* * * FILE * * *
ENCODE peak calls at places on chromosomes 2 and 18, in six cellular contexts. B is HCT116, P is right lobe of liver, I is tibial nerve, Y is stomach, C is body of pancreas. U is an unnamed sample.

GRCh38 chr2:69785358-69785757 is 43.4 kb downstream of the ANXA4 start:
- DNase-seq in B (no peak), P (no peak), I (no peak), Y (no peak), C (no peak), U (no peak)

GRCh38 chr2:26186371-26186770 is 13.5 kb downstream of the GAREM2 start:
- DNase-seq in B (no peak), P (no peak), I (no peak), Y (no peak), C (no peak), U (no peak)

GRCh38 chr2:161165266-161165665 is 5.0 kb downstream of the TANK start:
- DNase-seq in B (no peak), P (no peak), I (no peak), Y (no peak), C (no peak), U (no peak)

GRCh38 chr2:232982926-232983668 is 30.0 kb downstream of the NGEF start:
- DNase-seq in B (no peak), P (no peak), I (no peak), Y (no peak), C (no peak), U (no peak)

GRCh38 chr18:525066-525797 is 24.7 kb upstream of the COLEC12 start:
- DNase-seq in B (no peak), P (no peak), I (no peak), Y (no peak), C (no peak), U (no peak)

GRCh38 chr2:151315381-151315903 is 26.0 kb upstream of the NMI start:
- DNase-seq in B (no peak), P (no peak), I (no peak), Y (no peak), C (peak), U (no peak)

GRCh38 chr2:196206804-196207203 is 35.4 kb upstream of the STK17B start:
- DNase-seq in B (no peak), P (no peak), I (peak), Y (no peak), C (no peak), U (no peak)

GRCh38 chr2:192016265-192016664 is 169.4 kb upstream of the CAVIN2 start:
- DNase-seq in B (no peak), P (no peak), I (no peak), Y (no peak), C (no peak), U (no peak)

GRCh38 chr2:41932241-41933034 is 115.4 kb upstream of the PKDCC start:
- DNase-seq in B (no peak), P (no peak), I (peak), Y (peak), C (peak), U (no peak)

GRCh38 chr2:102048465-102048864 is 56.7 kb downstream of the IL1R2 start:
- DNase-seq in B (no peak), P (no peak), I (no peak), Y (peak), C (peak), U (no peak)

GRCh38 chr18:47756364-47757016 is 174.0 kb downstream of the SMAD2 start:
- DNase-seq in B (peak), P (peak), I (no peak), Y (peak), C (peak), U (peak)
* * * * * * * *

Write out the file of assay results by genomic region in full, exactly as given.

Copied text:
ENCODE peak calls at places on chromosomes 2 and 18, in six cellular contexts. B is HCT116, P is right lobe of liver, I is tibial nerve, Y is stomach, C is body of pancreas. U is an unnamed sample.

GRCh38 chr2:69785358-69785757 is 43.4 kb downstream of the ANXA4 start:
- DNase-seq in B (no peak), P (no peak), I (no peak), Y (no peak), C (no peak), U (no peak)

GRCh38 chr2:26186371-26186770 is 13.5 kb downstream of the GAREM2 start:
- DNase-seq in B (no peak), P (no peak), I (no peak), Y (no peak), C (no peak), U (no peak)

GRCh38 chr2:161165266-161165665 is 5.0 kb downstream of the TANK start:
- DNase-seq in B (no peak), P (no peak), I (no peak), Y (no peak), C (no peak), U (no peak)

GRCh38 chr2:232982926-232983668 is 30.0 kb downstream of the NGEF start:
- DNase-seq in B (no peak), P (no peak), I (no peak), Y (no peak), C (no peak), U (no peak)

GRCh38 chr18:525066-525797 is 24.7 kb upstream of the COLEC12 start:
- DNase-seq in B (no peak), P (no peak), I (no peak), Y (no peak), C (no peak), U (no peak)

GRCh38 chr2:151315381-151315903 is 26.0 kb upstream of the NMI start:
- DNase-seq in B (no peak), P (no peak), I (no peak), Y (no peak), C (peak), U (no peak)

GRCh38 chr2:196206804-196207203 is 35.4 kb upstream of the STK17B start:
- DNase-seq in B (no peak), P (no peak), I (peak), Y (no peak), C (no peak), U (no peak)

GRCh38 chr2:192016265-192016664 is 169.4 kb upstream of the CAVIN2 start:
- DNase-seq in B (no peak), P (no peak), I (no peak), Y (no peak), C (no peak), U (no peak)

GRCh38 chr2:41932241-41933034 is 115.4 kb upstream of the PKDCC start:
- DNase-seq in B (no peak), P (no peak), I (peak), Y (peak), C (peak), U (no peak)

GRCh38 chr2:102048465-102048864 is 56.7 kb downstream of the IL1R2 start:
- DNase-seq in B (no peak), P (no peak), I (no peak), Y (peak), C (peak), U (no peak)

GRCh38 chr18:47756364-47757016 is 174.0 kb downstream of the SMAD2 start:
- DNase-seq in B (peak), P (peak), I (no peak), Y (peak), C (peak), U (peak)